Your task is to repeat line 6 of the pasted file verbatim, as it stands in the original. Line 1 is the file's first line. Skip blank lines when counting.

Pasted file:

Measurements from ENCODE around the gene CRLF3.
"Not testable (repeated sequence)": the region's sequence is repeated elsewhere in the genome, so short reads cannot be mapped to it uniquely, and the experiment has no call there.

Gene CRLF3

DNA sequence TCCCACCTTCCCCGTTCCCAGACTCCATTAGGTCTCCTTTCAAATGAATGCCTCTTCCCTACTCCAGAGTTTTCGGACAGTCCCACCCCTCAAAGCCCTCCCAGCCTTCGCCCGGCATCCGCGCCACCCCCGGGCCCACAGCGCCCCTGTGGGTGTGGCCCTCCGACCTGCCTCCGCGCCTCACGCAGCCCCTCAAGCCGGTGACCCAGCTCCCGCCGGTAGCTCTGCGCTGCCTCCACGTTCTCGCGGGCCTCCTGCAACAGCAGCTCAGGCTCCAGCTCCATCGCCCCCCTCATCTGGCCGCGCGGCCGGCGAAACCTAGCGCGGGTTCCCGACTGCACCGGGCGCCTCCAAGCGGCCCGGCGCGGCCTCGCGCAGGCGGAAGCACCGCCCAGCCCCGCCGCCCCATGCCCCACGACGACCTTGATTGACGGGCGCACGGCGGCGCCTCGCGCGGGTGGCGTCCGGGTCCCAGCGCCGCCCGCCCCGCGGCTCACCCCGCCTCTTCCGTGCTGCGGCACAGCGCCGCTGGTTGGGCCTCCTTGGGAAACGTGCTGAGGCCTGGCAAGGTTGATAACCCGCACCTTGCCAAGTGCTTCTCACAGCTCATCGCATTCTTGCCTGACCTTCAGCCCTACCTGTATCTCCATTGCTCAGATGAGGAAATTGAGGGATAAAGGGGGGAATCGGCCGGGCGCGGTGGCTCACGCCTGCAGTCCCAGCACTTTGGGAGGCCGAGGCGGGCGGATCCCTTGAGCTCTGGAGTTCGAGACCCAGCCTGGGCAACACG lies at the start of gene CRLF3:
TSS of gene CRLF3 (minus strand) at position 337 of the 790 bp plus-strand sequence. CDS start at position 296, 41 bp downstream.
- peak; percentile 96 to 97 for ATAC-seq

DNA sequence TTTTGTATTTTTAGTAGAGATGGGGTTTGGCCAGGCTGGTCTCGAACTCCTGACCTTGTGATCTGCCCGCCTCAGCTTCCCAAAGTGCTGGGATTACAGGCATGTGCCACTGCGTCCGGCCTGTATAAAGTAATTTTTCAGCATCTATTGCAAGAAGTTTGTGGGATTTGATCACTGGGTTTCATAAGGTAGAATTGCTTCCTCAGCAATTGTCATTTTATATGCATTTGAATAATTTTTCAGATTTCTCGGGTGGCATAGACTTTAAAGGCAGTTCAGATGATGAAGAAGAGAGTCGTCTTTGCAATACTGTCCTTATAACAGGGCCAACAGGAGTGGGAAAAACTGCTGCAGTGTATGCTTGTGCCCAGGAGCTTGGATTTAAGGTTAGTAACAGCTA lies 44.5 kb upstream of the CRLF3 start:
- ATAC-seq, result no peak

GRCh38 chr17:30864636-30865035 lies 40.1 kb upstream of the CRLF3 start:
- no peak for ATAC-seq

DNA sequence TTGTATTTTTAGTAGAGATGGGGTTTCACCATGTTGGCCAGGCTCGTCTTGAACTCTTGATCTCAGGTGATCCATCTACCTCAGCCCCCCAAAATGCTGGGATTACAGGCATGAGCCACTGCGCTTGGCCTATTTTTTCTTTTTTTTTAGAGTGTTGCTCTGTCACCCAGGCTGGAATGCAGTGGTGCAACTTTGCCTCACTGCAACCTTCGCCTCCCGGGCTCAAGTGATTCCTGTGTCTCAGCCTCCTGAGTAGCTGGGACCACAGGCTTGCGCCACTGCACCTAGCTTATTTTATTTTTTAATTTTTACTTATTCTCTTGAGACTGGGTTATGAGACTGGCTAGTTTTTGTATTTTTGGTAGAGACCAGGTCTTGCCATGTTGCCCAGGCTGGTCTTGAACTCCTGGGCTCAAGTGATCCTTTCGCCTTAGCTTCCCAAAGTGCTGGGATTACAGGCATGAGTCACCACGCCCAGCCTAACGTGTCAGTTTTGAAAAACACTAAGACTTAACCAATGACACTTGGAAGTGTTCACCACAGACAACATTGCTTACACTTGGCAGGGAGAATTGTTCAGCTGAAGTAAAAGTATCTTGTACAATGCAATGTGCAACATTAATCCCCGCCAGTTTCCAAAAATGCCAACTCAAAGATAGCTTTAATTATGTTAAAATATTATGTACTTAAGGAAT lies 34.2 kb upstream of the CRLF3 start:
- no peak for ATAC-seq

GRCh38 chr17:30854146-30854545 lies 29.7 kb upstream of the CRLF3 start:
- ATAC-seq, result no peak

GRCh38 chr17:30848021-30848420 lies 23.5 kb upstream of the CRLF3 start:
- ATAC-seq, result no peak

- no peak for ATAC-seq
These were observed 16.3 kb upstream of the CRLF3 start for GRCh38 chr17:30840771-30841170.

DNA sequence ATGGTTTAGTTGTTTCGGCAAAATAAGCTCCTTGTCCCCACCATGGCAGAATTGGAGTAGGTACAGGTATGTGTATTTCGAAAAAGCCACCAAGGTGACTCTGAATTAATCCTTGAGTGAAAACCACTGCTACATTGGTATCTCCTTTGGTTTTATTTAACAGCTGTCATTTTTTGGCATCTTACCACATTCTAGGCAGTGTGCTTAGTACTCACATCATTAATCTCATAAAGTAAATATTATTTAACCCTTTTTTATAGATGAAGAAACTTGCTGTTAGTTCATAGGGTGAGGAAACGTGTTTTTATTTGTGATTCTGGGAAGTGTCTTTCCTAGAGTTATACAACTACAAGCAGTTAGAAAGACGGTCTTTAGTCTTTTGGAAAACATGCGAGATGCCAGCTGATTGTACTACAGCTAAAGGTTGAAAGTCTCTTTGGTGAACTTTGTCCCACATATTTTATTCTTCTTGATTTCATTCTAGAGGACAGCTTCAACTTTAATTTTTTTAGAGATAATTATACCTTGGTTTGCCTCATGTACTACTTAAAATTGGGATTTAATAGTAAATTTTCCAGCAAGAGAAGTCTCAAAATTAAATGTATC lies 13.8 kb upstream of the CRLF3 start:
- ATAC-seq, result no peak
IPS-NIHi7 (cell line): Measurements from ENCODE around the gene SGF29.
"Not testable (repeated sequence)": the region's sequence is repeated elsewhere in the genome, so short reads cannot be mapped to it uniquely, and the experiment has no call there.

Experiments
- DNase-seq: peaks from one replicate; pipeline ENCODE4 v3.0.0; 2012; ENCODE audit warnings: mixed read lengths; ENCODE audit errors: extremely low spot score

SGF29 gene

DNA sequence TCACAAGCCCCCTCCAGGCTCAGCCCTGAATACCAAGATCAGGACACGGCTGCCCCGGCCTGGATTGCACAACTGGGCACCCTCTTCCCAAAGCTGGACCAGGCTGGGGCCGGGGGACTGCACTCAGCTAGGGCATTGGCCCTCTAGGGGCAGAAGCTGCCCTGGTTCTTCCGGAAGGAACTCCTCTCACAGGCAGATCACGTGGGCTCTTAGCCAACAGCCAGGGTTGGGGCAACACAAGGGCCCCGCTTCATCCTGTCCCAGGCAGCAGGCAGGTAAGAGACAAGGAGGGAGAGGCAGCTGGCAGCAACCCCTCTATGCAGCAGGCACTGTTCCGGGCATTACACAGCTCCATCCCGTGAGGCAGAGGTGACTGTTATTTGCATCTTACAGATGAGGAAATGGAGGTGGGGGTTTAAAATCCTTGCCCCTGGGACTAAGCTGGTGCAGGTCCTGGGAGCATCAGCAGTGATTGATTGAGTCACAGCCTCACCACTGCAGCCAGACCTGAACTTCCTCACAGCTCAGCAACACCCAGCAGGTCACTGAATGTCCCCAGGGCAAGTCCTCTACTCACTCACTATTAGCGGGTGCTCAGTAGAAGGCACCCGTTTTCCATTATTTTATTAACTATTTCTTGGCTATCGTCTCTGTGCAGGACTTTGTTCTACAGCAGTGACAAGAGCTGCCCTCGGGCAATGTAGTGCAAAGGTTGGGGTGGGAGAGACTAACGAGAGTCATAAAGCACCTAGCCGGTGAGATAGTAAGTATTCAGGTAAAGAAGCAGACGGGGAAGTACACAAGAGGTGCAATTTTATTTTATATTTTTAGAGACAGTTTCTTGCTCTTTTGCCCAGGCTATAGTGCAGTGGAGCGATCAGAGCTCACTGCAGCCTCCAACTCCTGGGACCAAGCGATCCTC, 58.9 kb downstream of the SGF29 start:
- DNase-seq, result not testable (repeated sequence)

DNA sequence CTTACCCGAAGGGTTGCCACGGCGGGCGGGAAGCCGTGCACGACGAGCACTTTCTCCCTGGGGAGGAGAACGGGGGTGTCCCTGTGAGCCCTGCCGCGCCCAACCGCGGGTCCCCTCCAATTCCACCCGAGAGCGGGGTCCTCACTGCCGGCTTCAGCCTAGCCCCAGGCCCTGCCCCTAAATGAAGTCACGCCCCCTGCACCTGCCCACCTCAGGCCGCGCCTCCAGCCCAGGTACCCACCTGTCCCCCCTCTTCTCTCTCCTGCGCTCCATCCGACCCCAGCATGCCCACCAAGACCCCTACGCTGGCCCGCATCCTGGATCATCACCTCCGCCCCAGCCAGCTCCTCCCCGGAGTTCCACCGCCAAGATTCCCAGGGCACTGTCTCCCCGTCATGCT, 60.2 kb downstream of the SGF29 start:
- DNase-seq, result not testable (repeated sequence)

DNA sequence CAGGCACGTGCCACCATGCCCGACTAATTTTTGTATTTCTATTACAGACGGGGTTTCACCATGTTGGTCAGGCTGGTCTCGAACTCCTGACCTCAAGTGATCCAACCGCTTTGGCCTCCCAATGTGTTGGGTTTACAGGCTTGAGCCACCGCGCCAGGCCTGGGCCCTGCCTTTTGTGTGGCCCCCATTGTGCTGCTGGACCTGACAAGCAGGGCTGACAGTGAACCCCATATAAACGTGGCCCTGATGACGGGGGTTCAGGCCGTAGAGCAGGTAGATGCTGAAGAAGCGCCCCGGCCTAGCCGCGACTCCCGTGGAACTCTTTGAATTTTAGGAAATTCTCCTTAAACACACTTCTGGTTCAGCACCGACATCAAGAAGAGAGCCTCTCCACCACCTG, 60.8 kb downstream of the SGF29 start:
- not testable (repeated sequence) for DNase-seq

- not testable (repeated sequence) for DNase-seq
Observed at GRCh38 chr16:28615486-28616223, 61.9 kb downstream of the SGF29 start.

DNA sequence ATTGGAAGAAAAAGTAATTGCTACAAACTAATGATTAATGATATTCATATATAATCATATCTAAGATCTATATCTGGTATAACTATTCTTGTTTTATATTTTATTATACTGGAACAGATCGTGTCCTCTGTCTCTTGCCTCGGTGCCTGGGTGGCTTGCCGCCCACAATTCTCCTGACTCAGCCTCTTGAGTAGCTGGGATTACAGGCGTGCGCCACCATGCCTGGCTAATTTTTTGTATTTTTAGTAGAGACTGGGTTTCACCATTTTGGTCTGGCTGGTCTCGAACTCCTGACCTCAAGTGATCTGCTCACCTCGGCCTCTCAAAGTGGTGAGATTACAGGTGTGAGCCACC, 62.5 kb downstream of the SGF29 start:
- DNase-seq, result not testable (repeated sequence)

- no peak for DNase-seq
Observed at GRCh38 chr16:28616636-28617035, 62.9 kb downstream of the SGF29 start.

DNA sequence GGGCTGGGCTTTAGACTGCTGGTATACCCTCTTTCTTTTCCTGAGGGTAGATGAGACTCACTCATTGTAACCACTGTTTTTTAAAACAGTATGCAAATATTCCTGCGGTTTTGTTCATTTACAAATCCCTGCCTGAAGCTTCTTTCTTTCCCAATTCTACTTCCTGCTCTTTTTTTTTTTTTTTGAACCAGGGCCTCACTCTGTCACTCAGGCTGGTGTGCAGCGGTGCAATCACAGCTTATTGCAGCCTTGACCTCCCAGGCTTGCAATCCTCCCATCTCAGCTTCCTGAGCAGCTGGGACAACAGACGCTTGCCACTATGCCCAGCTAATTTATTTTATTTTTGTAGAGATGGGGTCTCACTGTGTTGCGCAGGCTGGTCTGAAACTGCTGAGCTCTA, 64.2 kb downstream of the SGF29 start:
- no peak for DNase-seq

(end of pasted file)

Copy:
- peak; percentile 96 to 97 for ATAC-seq